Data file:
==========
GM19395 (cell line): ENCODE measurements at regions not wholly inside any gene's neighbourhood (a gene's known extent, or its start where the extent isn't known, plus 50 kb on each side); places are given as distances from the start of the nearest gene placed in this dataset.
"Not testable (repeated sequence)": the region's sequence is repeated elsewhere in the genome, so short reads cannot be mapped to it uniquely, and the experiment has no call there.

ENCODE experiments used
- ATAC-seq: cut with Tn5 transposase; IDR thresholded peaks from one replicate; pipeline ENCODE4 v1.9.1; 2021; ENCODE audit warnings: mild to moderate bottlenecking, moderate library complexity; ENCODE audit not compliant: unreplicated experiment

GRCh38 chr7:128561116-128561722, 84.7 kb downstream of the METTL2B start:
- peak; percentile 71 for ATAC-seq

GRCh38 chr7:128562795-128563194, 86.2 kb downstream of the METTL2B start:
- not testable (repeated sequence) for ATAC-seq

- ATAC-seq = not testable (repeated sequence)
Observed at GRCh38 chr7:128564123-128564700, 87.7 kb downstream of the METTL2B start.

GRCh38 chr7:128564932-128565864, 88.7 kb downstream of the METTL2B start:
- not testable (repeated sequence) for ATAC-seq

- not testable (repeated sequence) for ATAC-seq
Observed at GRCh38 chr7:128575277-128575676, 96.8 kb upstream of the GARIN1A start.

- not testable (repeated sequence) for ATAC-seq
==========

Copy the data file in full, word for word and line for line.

GM19395 (cell line): ENCODE measurements at regions not wholly inside any gene's neighbourhood (a gene's known extent, or its start where the extent isn't known, plus 50 kb on each side); places are given as distances from the start of the nearest gene placed in this dataset.
"Not testable (repeated sequence)": the region's sequence is repeated elsewhere in the genome, so short reads cannot be mapped to it uniquely, and the experiment has no call there.

ENCODE experiments used
- ATAC-seq: cut with Tn5 transposase; IDR thresholded peaks from one replicate; pipeline ENCODE4 v1.9.1; 2021; ENCODE audit warnings: mild to moderate bottlenecking, moderate library complexity; ENCODE audit not compliant: unreplicated experiment

GRCh38 chr7:128561116-128561722, 84.7 kb downstream of the METTL2B start:
- peak; percentile 71 for ATAC-seq

GRCh38 chr7:128562795-128563194, 86.2 kb downstream of the METTL2B start:
- not testable (repeated sequence) for ATAC-seq

- ATAC-seq = not testable (repeated sequence)
Observed at GRCh38 chr7:128564123-128564700, 87.7 kb downstream of the METTL2B start.

GRCh38 chr7:128564932-128565864, 88.7 kb downstream of the METTL2B start:
- not testable (repeated sequence) for ATAC-seq

- not testable (repeated sequence) for ATAC-seq
Observed at GRCh38 chr7:128575277-128575676, 96.8 kb upstream of the GARIN1A start.

- not testable (repeated sequence) for ATAC-seq